Turkey’s Transnational Islamist Law: Radicalisation of Sunni Turks in the West

29 July 2018 17:00 - 18:20 26/07/19 9:57:37 AM BST
  • Prof. Ihsan Yilmaz, Research Chair of Islamic Studies and Intercultural Dialogue at Deakin University
  • AEF
  • 49 Whitehall, LONDON SW1A 2BX

The gradual radicalisation of Muslim youth in recent years has been perhaps one of the greatest challenges to national security in Western countries. Non-state transnational organisations such as Hizb-ut Tahrir and ISIS are considered some of the main radicalising forces, providing material support to alienated and socially excluded Western Muslim youth, exploiting dissatisfaction with Western foreign policy in the Muslim world, and appealing to an idealistic desire to create a new and alternative polity. In addition, some Muslim-majority countries maintain influence in their diaspora communities in the West, sometimes in ways that could facilitate radicalisation. Turkey is a particularly good example of such a country, with more than five million Turks living in Western Europe.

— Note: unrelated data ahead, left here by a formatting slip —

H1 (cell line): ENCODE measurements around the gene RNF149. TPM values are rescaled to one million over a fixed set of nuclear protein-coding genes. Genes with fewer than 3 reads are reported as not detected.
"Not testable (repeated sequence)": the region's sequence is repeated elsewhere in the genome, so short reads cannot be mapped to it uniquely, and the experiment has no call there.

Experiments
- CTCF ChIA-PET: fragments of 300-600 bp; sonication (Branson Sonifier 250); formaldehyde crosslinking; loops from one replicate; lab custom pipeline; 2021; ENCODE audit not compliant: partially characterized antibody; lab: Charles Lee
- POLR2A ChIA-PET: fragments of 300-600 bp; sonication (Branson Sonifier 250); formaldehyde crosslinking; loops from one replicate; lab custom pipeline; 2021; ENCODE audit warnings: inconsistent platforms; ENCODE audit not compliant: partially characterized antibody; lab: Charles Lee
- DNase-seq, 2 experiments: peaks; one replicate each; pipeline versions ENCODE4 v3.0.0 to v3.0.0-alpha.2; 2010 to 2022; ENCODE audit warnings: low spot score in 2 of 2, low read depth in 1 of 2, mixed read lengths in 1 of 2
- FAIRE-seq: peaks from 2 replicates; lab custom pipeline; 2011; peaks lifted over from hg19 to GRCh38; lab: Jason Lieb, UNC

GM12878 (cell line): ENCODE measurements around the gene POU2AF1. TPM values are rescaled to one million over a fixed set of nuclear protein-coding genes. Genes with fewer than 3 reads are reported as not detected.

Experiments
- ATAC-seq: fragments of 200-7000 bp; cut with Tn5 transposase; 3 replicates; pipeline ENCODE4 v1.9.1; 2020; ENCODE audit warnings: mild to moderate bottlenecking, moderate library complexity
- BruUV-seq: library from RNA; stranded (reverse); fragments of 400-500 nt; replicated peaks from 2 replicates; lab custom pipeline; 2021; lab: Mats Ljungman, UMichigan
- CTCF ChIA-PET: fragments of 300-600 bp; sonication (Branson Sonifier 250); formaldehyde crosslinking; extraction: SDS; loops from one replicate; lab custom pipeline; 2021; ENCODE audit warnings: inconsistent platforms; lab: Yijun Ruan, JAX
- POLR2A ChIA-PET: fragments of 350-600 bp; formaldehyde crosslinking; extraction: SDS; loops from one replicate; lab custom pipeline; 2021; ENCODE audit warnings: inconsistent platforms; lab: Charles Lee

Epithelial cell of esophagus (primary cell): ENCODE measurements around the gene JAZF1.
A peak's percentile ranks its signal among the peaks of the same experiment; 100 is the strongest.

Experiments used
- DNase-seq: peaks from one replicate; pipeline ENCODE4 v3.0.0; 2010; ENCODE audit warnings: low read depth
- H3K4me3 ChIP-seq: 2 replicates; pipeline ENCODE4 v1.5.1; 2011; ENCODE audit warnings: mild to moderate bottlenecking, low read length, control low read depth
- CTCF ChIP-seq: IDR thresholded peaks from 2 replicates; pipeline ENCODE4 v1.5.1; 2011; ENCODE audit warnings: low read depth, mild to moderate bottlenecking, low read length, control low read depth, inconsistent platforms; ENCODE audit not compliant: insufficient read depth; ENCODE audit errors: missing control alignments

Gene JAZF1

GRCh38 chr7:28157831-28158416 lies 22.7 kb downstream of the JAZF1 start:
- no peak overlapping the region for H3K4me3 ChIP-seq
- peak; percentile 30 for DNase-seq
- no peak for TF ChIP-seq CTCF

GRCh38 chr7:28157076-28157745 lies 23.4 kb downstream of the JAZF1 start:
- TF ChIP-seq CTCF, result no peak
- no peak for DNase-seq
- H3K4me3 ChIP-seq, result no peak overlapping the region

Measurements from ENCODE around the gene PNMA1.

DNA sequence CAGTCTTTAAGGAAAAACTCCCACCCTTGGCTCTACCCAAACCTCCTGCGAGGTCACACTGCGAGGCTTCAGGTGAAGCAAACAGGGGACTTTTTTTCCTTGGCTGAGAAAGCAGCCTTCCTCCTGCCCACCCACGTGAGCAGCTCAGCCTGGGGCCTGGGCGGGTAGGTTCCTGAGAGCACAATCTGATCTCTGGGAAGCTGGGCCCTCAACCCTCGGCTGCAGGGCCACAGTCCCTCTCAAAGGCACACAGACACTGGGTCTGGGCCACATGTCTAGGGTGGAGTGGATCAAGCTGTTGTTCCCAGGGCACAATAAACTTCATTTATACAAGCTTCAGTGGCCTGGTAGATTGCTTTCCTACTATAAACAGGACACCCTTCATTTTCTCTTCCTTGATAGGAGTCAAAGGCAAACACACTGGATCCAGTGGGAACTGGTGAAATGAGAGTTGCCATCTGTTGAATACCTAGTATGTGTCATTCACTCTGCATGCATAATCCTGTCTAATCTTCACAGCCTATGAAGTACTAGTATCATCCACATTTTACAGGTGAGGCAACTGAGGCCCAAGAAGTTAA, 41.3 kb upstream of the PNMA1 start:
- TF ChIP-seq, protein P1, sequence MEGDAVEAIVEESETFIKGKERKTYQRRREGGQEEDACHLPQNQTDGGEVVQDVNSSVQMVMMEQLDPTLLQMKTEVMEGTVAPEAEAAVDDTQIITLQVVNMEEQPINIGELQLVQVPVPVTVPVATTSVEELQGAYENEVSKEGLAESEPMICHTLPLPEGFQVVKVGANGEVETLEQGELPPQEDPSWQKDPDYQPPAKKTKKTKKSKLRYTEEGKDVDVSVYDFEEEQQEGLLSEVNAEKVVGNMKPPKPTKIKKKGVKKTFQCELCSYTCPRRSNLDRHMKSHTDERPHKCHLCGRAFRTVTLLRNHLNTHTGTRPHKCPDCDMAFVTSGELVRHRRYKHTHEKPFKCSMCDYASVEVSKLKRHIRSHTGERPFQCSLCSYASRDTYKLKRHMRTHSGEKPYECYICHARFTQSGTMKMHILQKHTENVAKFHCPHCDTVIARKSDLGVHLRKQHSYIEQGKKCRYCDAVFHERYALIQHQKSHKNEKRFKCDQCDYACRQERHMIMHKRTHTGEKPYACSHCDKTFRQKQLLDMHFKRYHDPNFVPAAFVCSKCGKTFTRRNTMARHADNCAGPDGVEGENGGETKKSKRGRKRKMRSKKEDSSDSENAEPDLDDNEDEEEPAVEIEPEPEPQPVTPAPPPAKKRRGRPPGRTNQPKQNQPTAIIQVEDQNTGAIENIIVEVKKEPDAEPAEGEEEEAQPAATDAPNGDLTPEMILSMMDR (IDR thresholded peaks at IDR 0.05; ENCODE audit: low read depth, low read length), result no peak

The Islamic understanding and foreign policy of Turkey’s AKP government that fosters proactive Islamism, neo-Ottomanism and anti-Westernism shares many characteristics of the theological interpretation of Islam and political mobilisation with such radicalising organisations. The AKP’s methodical approach to mobilising Turkish diaspora groups, particularly pro-AKP Sunni Turks can potentially lead to the creation of the regime’s long arm in Western Europe, and a transnational Sunni Turkish Islamist movement that can only further destabilise the already fragile state of Muslim youth in Western countries. This event, therefore, aims to address the question of “How does the Islamist Justice and Development Party (AKP) government in Turkey mobilise and radicalise the Turkish Sunni people in Western countries by employing unofficial Islamist legal rhetoric, fatwas and laws?”

© 2017 Turkey Institute